Let me start by saying that I am not a fan of classics. I usually can’t stand any book that they force you to read in school- which is why I haven't read most of the books deemed “must reads” or “classics”. But “To Kill a Mockingbird” is a breath of fresh air. It is the most succinct, relatable, warm book I’ve read in a very long time. It has a very heartfelt rendition of what it’s like to be a child, and to see the world through a child’s eyes. Life is simple and untainted at that point. Children see the world purely- they see right from wrong without justifications, and I loved seeing that come to life in this brilliant novel by Harper Lee, one of my new favorite authors.
I saw all the ways it feels to be a child witnessing an adult world in the eyes of Scout and her family. I was reminded of what it’s like to be a child whose only toy is made-up games of imagination and pretend, one whose mind runs wild in the best and worst ways. I adored seeing Scout as a child, doing what a child does, and seeing the world in that special black and white way that only children have. Right from wrong, the importance of standing up for herself, the understanding of the lessons her father tried to impart on her. I loved seeing her reactions to things such as her brother getting older and more grown up, or her crush Dill promising to marry her, and I loved the simplistic innocence that she has in the face of all the ugly adult situations littered throughout this book.
Ms. Lee is a master at sucking you into her writing, with her spirited way of writing the south and the rich characters there. From the accented speech to the real life prejudices going on, To Kill a Mockingbird is the most accurate, realistic book to how people act in real life. There’s a true understanding of human nature in this book, and a wonderful amount of symbolism. It’s something that is meant to be read yourself, to sink into the deep understanding and little details of this book. I found it hauntingly beautiful, perfectly written, as close to a masterpiece novel as you can get.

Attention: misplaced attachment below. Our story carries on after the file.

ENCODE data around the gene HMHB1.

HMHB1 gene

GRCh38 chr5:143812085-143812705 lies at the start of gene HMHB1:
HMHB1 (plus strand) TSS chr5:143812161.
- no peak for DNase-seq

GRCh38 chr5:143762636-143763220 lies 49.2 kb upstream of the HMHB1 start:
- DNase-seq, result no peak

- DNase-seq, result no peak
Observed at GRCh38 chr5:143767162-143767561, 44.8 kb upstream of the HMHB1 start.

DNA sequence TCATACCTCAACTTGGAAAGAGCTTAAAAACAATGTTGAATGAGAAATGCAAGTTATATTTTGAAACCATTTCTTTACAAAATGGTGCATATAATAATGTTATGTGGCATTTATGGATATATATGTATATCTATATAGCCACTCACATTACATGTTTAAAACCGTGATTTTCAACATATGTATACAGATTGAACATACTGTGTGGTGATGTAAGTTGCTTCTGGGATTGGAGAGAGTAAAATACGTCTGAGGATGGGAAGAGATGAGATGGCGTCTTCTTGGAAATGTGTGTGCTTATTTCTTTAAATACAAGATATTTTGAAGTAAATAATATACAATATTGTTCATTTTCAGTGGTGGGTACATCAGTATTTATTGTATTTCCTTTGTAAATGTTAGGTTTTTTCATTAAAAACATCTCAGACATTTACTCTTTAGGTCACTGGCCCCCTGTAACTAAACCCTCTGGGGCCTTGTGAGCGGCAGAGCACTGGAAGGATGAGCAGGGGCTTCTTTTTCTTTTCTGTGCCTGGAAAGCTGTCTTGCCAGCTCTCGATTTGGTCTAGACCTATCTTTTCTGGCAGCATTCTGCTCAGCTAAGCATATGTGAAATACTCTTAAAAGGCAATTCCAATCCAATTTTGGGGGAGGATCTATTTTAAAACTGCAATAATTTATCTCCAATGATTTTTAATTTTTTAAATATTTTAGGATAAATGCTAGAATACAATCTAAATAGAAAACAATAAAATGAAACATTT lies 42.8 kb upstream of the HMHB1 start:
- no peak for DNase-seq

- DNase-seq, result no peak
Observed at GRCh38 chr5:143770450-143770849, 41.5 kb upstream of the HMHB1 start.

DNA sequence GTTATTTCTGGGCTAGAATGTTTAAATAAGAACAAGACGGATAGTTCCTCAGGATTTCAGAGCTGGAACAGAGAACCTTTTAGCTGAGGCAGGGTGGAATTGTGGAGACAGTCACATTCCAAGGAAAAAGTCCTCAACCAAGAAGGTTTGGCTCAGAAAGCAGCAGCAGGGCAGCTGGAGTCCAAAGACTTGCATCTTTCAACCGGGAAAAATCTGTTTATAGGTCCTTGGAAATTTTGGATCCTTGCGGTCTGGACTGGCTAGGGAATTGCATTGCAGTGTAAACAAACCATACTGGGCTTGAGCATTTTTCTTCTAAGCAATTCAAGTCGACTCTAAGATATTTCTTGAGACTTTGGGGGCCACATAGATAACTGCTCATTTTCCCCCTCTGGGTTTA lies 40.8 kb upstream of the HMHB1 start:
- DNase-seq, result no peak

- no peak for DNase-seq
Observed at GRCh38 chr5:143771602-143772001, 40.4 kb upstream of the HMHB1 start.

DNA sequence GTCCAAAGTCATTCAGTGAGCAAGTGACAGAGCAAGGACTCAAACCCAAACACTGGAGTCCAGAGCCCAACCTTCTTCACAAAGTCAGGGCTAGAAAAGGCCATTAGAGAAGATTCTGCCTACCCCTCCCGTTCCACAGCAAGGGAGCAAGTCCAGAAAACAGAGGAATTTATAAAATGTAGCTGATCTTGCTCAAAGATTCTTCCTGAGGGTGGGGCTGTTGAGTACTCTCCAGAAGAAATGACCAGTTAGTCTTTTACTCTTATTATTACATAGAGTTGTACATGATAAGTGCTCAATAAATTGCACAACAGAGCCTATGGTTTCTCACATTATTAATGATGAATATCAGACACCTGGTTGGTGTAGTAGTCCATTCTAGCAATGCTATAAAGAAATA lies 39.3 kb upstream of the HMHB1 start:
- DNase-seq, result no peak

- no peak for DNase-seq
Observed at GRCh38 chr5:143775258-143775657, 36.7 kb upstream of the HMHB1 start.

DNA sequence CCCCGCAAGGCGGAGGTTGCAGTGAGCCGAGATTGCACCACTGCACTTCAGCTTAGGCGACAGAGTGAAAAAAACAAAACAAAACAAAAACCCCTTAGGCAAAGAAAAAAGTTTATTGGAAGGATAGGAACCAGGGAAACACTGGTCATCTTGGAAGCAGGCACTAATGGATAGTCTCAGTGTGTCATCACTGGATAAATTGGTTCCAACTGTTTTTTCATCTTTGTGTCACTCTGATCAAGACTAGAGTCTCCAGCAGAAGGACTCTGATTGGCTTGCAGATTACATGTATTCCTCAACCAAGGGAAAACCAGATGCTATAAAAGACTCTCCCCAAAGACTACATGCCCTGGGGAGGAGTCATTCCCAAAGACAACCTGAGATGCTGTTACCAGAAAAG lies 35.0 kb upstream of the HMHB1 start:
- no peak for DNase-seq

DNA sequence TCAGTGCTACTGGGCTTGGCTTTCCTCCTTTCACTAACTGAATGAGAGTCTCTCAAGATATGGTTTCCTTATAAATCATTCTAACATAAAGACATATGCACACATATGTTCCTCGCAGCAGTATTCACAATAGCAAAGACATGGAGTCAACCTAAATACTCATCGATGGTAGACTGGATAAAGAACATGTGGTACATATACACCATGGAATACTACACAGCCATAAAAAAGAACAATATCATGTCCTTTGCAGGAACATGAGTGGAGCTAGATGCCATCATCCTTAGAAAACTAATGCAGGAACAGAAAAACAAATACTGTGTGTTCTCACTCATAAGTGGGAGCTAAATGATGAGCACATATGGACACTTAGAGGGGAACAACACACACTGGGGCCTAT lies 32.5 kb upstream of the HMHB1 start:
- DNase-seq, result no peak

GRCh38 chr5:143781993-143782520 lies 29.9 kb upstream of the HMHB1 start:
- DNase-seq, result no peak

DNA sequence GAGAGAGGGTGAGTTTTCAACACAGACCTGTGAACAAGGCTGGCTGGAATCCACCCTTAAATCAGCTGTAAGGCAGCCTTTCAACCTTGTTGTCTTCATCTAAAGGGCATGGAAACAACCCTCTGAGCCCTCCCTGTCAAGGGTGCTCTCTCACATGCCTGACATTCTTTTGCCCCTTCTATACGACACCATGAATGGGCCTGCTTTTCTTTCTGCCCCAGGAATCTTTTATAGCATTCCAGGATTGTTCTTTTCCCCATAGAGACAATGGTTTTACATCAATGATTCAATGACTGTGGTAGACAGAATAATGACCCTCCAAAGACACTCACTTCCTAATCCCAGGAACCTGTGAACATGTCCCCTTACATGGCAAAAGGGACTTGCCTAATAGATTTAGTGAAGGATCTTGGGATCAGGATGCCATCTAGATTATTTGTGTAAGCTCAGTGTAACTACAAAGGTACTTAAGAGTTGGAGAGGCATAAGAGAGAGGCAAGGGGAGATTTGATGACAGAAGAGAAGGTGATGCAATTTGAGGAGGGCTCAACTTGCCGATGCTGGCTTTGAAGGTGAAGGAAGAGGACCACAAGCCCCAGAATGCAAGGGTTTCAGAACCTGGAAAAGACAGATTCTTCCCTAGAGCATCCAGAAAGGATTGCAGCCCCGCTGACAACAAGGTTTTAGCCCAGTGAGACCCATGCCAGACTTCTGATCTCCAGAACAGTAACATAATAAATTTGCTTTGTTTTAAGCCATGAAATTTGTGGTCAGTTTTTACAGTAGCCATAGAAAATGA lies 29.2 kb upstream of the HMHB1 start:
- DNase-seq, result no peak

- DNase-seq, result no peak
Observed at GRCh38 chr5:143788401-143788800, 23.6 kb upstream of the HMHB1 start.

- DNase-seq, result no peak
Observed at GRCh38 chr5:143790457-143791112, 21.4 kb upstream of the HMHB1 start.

There are touches of romance, of familial love, of cruelty, of judgement, of grief. There’s the pain of injustice, and the everyday situations that all of us can relate to, whether it’s a beloved neighbor suffering a tragedy, or seeing a kid at school who has less than you do struggling. Despite being written in 1960, I found myself relating to To Kill a Mockingbird more than many contemporary novels written today. There is just this sense of familiarity as you read, and it was a novel that I found hard to put down.
It is a sin to kill a mockingbird, because a mockingbird only lives to sing you sweet songs- it does no harm to you, it only helps. There are three examples of mockingbirds in To Kill a Mockingbird, in a symbolic sense, and each one squeezes your heart tighter than the last. This is a book that will haunt you, leaving behind a ghost that you’ll never shake. It’s a book that you carry through your life, and that which helped you to grow as a person. It gives you new wisdoms and outlooks, coloring your perspective in beautiful new shades. I can see why it is a forbidden book- it strongly deals with racial history, words, and cultures in a way that a modern, politically correct person might take offense to. But the offensive books are the ones that teach you the most. You’ll never learn if you’re not pushed- and that is what To Kill a Mockingbird does. Like Atticus at his trial, it pushes you to look beyond yourself and see the truth right in front of you; and to empathize with why it is a sin to kill the mockingbirds of our lives. It teaches you not to taint a pure creature, and it haunts you with the blood on your hands. It might be a forbidden book, but to me, there are very few books as important to read and understand as this one. If you are a reader, this is a book you must read.